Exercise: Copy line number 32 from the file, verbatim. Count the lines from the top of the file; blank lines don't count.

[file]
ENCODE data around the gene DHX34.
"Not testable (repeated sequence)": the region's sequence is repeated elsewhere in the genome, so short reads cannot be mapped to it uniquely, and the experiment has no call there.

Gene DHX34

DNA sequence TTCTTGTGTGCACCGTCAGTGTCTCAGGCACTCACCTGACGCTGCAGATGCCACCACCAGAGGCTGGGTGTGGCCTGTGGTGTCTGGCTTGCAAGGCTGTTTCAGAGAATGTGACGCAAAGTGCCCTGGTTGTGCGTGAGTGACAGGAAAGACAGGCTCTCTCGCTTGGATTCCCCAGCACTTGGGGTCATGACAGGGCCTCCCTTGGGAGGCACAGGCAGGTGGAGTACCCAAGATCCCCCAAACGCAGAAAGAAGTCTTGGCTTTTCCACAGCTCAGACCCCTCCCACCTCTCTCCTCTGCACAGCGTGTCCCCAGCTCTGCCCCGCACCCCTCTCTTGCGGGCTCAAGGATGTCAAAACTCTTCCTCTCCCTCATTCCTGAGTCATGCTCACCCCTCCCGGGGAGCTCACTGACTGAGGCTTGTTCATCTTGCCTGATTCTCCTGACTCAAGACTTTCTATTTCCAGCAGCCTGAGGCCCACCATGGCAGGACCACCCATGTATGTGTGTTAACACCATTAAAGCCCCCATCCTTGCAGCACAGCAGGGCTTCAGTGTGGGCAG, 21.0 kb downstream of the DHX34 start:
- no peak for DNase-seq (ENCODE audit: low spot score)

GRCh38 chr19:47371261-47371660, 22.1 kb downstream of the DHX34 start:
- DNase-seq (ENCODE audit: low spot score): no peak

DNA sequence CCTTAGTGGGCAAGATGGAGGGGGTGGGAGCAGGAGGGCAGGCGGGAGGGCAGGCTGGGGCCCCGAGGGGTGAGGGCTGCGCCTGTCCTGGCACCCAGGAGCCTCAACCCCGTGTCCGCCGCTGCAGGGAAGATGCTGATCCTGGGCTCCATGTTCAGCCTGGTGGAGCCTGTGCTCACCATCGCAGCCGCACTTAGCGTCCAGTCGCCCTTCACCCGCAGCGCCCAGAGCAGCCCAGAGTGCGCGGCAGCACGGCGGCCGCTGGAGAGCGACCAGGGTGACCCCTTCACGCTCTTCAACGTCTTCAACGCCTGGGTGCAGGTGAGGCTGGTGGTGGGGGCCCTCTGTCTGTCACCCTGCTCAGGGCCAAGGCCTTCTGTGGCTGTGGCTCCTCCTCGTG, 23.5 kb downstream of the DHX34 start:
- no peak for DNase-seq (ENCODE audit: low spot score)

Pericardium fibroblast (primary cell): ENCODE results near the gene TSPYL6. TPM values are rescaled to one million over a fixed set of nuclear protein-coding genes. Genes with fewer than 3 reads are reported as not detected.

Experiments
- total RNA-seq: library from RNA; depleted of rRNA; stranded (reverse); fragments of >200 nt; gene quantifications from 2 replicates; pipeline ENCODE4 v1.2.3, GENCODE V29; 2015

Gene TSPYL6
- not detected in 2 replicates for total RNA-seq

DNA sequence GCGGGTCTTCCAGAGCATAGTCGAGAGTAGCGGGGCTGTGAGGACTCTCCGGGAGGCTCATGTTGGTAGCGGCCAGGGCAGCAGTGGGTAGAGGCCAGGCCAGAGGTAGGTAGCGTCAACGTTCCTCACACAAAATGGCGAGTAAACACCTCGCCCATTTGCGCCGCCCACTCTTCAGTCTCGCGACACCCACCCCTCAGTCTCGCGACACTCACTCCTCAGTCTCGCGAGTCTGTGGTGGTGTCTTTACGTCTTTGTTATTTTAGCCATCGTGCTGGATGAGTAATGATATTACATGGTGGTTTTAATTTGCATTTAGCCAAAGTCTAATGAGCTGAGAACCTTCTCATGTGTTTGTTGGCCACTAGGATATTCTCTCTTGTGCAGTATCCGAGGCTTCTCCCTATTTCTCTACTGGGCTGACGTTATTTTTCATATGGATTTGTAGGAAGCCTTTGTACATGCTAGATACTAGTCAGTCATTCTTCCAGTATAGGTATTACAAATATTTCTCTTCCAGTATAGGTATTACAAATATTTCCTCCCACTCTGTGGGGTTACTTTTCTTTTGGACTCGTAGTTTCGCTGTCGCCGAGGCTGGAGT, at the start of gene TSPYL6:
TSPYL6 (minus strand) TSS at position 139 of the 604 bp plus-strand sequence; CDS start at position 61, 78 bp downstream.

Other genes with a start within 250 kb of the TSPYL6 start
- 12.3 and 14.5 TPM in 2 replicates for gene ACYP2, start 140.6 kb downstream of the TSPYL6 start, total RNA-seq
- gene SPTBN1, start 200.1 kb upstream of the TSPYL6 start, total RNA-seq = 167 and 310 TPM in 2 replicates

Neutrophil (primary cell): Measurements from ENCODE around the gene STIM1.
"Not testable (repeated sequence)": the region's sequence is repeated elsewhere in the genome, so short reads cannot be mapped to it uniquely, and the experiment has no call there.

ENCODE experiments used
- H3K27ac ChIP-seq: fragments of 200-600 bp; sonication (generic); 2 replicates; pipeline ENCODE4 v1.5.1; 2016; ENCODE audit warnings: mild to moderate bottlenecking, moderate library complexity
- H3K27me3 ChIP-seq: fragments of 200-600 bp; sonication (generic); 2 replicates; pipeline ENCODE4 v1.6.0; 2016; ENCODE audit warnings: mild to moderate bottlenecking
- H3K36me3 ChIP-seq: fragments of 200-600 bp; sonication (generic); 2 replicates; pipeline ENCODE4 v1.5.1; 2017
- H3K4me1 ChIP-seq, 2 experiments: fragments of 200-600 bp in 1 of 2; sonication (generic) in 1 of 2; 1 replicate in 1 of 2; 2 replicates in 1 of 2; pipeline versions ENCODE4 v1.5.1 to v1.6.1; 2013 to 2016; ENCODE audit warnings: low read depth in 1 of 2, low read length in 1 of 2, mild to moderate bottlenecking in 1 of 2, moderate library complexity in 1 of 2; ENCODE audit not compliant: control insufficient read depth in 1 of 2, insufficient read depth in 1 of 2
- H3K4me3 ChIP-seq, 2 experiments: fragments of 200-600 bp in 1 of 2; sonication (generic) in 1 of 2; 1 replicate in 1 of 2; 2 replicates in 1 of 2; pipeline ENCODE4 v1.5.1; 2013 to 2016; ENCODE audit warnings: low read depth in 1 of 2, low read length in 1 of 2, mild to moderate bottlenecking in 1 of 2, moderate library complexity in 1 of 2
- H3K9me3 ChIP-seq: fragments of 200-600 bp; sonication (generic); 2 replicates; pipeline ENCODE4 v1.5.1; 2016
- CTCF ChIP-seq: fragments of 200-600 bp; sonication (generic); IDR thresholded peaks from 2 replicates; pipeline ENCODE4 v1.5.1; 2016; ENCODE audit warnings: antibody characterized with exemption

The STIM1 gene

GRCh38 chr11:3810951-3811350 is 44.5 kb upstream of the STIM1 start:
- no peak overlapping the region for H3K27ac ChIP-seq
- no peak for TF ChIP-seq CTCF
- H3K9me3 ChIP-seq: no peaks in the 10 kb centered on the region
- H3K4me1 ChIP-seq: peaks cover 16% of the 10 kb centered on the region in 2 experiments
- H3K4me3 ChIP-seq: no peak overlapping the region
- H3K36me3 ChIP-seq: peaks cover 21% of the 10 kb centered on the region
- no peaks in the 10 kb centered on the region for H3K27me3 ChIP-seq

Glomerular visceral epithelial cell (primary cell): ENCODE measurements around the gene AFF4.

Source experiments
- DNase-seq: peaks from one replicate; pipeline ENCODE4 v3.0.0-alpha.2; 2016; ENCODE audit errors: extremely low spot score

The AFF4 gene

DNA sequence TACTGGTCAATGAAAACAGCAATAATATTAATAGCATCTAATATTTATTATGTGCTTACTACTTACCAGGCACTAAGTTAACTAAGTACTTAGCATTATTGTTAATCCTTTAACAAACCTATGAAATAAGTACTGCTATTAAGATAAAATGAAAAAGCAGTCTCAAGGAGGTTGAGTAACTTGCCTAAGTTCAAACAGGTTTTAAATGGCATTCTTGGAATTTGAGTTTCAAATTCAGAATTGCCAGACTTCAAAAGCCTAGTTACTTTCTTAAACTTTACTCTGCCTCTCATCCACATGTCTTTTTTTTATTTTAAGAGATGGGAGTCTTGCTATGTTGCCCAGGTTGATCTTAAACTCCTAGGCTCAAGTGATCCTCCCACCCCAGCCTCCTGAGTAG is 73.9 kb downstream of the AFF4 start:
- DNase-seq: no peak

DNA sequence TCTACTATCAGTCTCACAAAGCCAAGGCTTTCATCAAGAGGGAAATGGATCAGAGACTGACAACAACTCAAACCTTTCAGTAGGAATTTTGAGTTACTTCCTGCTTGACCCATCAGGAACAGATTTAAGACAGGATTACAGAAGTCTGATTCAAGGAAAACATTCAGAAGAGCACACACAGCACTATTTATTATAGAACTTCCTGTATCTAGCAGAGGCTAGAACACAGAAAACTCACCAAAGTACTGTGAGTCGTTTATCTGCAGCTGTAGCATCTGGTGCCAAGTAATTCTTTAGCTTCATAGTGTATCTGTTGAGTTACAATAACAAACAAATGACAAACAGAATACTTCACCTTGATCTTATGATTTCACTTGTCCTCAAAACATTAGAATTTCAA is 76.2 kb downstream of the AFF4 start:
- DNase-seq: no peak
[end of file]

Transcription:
- no peak overlapping the region for H3K27ac ChIP-seq